A version of this commentary appeared in Toronto Star, the Huffington Post and Hamilton Spectator
Canadian Indigenous people have been described as “ghosts of history,” spectres lingering in the background, haunting our legacy. This refers to the fact that Indigenous people have been ignored to a great extent in Canadian history, yet Canadians are fully aware that Indigenous people were here long before the arrival of the Europeans. Canadians are also generally aware that Indigenous people were mistreated over time. Their lands and culture were stripped away through questionable means leaving generations traumatized.
For many Canadians, ignorance is bliss — it has been easier on the conscience to just ignore this unpleasant chapter in Canadian history and pretend that the displacement, oppression and trauma of Indigenous people never happened.
In the short run, ignoring this history may make it easier for Canadians to have pride in being Canadian. But, in the long run, ignoring this history rather than facing it head on, has costs. It weighs heavily on the Canadian psyche.
The eclipse of the Indigenous people by the English and French settlers by the time of Confederation has left present day Canada floundering with its identity — and even affects us on the world stage. Canada’s attempt to be a leader on the world stage as a champion of human rights is often ridiculed by its enigmatic treatment of its Indigenous population.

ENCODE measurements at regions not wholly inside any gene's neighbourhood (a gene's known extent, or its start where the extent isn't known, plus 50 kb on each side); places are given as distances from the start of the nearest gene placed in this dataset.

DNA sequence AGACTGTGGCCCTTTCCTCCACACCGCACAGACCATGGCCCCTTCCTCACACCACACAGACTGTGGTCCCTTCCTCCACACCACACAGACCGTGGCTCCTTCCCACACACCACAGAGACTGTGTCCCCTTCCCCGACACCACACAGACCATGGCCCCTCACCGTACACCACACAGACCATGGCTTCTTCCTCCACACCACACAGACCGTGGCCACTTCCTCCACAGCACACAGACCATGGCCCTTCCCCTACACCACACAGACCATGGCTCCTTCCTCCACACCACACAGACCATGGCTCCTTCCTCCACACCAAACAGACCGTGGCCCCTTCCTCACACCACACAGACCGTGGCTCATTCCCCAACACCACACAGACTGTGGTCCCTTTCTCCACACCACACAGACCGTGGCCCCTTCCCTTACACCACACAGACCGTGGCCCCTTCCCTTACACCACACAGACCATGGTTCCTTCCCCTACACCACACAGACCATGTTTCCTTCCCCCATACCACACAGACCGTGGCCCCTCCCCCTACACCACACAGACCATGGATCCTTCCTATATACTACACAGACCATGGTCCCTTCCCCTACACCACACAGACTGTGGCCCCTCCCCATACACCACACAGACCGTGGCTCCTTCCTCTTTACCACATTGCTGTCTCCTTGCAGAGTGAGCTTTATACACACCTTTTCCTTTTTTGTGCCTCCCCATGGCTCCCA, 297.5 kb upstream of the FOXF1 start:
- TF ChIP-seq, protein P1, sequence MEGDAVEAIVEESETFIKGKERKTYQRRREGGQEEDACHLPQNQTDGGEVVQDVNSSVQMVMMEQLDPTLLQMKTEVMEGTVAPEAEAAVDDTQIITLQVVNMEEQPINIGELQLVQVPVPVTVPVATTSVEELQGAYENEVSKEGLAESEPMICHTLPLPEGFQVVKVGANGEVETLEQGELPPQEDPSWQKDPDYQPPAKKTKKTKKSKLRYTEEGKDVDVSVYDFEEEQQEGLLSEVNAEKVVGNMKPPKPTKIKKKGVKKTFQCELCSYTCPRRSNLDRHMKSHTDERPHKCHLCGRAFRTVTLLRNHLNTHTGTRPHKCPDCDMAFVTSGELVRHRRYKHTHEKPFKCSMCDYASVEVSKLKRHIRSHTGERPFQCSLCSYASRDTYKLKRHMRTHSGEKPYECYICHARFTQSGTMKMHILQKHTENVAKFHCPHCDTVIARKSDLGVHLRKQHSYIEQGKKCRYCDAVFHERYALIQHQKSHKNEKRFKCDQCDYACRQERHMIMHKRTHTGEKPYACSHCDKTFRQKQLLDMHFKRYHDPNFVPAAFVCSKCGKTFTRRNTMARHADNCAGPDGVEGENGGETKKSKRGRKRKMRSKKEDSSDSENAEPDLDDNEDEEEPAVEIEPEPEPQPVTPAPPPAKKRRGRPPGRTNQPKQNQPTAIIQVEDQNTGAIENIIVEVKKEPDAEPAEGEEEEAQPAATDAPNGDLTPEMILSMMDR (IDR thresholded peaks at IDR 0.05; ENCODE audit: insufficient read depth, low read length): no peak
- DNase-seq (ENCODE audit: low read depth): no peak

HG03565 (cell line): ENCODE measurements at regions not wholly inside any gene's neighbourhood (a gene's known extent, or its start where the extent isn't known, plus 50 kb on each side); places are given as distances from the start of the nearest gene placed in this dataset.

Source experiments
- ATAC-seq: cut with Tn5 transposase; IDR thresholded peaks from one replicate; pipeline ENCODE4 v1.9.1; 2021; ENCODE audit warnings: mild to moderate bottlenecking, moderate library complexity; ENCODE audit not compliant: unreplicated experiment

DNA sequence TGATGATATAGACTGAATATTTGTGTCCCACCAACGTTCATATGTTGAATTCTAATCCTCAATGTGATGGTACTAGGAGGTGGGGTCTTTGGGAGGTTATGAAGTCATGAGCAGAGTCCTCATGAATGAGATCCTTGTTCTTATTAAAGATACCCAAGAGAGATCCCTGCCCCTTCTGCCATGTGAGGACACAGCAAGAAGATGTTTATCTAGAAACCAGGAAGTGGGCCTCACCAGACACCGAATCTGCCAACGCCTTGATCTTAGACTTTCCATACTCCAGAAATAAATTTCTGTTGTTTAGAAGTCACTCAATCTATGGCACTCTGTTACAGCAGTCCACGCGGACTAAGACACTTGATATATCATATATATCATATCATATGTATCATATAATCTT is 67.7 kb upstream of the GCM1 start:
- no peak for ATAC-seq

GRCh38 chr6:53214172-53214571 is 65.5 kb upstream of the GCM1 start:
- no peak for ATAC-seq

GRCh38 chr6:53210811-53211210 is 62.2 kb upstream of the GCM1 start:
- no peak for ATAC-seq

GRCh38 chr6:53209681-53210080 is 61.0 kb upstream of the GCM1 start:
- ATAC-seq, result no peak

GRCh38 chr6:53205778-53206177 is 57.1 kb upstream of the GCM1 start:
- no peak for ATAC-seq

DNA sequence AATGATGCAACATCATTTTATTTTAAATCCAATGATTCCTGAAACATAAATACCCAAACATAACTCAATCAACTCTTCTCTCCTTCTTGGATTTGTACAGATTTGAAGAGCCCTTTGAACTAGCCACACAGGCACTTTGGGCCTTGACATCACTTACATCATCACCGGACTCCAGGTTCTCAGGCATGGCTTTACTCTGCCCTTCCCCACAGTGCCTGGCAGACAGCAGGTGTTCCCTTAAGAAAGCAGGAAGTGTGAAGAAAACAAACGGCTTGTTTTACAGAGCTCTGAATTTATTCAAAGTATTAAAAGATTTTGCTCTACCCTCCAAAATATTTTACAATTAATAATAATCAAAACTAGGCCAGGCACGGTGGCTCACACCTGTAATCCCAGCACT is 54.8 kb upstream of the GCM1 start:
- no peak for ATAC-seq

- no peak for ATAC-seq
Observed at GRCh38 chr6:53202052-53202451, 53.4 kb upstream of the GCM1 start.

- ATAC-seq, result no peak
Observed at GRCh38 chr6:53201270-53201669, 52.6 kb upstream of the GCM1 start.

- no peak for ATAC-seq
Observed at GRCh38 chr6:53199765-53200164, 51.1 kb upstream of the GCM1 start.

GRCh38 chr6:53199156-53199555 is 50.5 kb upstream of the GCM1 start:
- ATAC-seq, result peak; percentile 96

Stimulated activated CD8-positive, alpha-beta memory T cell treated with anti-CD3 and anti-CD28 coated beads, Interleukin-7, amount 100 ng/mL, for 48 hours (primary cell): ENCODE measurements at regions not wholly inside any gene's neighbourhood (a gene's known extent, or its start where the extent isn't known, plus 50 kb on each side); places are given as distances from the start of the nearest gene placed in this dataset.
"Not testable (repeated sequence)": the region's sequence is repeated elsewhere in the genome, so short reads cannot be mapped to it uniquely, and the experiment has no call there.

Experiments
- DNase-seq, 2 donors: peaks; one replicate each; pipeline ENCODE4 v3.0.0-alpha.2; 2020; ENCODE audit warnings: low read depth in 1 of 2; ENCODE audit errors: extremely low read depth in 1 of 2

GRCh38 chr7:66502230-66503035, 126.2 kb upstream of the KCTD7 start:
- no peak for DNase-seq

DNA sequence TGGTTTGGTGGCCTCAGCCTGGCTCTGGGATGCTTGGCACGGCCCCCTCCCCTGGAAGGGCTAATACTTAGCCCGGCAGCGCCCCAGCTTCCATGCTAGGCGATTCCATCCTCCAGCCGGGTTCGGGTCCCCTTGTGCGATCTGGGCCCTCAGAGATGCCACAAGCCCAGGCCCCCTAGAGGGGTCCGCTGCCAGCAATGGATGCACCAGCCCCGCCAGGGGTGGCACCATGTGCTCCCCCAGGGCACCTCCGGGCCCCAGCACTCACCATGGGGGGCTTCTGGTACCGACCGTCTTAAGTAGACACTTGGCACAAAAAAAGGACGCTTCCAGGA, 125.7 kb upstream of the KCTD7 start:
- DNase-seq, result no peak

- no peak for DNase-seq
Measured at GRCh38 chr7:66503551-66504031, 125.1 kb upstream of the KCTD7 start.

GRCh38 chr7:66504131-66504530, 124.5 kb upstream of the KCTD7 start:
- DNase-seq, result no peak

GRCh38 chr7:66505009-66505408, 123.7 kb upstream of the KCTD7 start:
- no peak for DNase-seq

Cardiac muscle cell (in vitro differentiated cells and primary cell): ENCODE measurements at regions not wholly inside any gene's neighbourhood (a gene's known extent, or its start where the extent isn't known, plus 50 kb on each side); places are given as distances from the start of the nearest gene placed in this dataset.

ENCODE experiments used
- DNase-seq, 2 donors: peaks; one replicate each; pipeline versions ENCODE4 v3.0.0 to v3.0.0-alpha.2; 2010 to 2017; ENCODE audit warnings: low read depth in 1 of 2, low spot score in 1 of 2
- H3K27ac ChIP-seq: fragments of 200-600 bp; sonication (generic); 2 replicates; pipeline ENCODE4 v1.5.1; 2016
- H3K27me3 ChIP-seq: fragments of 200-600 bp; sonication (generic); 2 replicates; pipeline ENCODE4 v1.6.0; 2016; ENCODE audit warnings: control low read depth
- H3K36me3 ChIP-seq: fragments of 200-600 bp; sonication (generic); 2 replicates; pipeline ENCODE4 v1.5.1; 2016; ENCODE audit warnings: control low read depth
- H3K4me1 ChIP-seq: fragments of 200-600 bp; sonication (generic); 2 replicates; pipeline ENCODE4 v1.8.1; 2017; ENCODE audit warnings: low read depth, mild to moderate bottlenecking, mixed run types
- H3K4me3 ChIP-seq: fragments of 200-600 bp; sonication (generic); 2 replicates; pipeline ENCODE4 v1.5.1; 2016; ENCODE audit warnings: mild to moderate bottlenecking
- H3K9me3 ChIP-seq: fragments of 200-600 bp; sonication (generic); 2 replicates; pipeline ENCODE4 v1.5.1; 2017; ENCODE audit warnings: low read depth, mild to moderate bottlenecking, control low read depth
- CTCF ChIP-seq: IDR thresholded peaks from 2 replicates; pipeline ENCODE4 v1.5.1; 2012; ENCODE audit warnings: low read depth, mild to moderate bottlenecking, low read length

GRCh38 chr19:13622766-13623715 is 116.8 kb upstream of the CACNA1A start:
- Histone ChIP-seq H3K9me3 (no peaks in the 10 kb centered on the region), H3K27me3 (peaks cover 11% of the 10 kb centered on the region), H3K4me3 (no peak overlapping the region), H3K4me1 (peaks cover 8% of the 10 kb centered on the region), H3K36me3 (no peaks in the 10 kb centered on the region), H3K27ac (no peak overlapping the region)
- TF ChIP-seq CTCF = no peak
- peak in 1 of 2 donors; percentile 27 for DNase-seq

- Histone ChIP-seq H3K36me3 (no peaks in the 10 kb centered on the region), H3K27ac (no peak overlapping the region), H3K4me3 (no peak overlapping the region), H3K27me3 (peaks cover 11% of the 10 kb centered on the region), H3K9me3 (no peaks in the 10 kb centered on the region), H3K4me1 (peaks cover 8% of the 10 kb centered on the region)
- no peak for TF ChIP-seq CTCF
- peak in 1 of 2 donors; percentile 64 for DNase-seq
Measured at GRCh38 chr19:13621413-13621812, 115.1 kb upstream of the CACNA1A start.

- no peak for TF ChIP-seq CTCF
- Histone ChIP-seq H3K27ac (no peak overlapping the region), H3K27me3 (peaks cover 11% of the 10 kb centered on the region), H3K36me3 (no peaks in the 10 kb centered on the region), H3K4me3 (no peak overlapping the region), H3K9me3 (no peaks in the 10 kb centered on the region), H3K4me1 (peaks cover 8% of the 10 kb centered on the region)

In 2014, a United Nations report showed that, of the bottom 100 communities in Canada on the Community Well-being Index, 96 were Indigenous communities. In 2015, the Conference Board of Canada ranked 117 health regions in Canada and found that Indigenous communities were at the bottom, mostly affected by social problems affecting health. That’s the effect of systematically undervaluing a whole group of people. That’s trauma in real life.
History also shows us how important Indigenous people were to the founding of Canada. John Ralston Saul argues that Canadian identity extends beyond the French and English and actually rests on a triangular foundation which includes Canada’s Indigenous peoples. Early exploration and settlement by the French followed by the English would not have been possible without the assistance of Indigenous people and whole Indigenous nations.
Indigenous people taught the rest how to exist on this land we call Canada. Indigenous participation in the fur trade enabled the establishment of the first major economic activity in this country.
Not only trauma, but solutions and new-found pride in the Canadian identity may be found in looking honestly and responding appropriately to the lessons of history.
The social problems facing many Indigenous people today because of intergenerational trauma are large, but the fact that the Indigenous population is the youngest demographic group in Canada offers opportunity to support change in a large generation of young people that could cascade forward into the generations to come. If we ignore the problems, the trauma will continue to grow exponentially. If we address the problems, the healing will grow exponentially.
So what are the solutions?
Many solutions come under the reconsideration of Treaties. Rather than keep our Treaties hidden under a cloak of shame, we should acknowledge and celebrate their existence with pride by focusing and emphasizing their original intent — that of an agreement between peoples about the peaceful sharing of lands in exchange for security: security from hunger, security from disease, security from obsolescence.